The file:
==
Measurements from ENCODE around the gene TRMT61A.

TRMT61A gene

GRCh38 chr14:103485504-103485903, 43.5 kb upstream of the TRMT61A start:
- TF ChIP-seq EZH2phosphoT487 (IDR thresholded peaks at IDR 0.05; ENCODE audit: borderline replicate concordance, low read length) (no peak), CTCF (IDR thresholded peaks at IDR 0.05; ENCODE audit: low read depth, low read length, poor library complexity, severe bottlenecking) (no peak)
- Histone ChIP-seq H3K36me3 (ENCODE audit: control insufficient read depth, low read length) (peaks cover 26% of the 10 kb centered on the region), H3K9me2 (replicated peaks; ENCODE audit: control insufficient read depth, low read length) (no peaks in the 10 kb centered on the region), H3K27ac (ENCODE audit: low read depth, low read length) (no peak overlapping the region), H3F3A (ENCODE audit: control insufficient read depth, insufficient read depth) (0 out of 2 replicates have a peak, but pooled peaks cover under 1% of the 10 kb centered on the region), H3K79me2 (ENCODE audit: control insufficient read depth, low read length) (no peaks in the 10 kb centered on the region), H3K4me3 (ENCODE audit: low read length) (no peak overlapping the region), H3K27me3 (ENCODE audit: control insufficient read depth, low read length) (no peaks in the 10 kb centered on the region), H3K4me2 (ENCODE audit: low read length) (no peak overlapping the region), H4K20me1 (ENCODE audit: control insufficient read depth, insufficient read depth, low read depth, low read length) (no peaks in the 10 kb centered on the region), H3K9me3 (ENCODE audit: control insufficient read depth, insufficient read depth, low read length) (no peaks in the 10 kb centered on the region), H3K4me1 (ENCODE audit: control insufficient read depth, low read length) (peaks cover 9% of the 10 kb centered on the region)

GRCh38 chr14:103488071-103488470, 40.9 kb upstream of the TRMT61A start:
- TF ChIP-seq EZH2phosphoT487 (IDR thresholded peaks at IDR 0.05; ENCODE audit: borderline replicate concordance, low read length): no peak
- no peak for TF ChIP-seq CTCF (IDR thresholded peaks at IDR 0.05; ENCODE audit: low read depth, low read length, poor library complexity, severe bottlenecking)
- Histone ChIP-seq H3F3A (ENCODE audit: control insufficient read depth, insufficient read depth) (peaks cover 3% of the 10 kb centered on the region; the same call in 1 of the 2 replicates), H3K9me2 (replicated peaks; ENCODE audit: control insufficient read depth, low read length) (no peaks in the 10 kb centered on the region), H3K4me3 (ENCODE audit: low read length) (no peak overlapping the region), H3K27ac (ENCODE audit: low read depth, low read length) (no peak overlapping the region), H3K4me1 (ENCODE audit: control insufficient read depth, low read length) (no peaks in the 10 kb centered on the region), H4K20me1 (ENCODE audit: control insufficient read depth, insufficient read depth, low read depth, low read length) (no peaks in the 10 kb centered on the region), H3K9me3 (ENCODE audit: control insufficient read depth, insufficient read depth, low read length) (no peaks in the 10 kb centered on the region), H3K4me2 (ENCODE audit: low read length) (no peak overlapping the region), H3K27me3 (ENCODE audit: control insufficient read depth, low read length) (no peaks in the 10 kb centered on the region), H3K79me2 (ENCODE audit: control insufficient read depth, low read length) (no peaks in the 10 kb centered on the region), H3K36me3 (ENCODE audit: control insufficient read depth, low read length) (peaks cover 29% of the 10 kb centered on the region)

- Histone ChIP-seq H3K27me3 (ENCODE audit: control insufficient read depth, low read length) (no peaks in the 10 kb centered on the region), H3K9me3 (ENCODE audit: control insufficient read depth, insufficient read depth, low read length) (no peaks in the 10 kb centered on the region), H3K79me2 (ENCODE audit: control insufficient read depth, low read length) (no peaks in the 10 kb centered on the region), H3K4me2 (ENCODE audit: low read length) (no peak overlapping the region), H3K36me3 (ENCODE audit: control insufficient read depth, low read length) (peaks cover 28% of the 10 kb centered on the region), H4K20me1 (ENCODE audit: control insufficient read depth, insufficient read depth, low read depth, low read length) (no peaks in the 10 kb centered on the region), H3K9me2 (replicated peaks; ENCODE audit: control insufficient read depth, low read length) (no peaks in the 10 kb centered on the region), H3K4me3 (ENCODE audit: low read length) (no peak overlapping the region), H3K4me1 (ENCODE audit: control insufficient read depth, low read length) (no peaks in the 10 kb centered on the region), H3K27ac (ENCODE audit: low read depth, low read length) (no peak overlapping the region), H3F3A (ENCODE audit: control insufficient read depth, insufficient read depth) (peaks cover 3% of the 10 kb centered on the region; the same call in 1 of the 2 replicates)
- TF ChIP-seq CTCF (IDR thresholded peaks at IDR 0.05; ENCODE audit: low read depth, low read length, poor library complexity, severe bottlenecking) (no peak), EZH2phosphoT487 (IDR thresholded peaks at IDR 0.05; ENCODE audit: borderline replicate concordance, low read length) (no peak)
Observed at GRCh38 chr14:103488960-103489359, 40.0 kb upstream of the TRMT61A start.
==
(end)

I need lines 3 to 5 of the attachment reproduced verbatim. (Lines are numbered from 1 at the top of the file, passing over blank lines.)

GRCh38 chr14:103485504-103485903, 43.5 kb upstream of the TRMT61A start:
- TF ChIP-seq EZH2phosphoT487 (IDR thresholded peaks at IDR 0.05; ENCODE audit: borderline replicate concordance, low read length) (no peak), CTCF (IDR thresholded peaks at IDR 0.05; ENCODE audit: low read depth, low read length, poor library complexity, severe bottlenecking) (no peak)
- Histone ChIP-seq H3K36me3 (ENCODE audit: control insufficient read depth, low read length) (peaks cover 26% of the 10 kb centered on the region), H3K9me2 (replicated peaks; ENCODE audit: control insufficient read depth, low read length) (no peaks in the 10 kb centered on the region), H3K27ac (ENCODE audit: low read depth, low read length) (no peak overlapping the region), H3F3A (ENCODE audit: control insufficient read depth, insufficient read depth) (0 out of 2 replicates have a peak, but pooled peaks cover under 1% of the 10 kb centered on the region), H3K79me2 (ENCODE audit: control insufficient read depth, low read length) (no peaks in the 10 kb centered on the region), H3K4me3 (ENCODE audit: low read length) (no peak overlapping the region), H3K27me3 (ENCODE audit: control insufficient read depth, low read length) (no peaks in the 10 kb centered on the region), H3K4me2 (ENCODE audit: low read length) (no peak overlapping the region), H4K20me1 (ENCODE audit: control insufficient read depth, insufficient read depth, low read depth, low read length) (no peaks in the 10 kb centered on the region), H3K9me3 (ENCODE audit: control insufficient read depth, insufficient read depth, low read length) (no peaks in the 10 kb centered on the region), H3K4me1 (ENCODE audit: control insufficient read depth, low read length) (peaks cover 9% of the 10 kb centered on the region)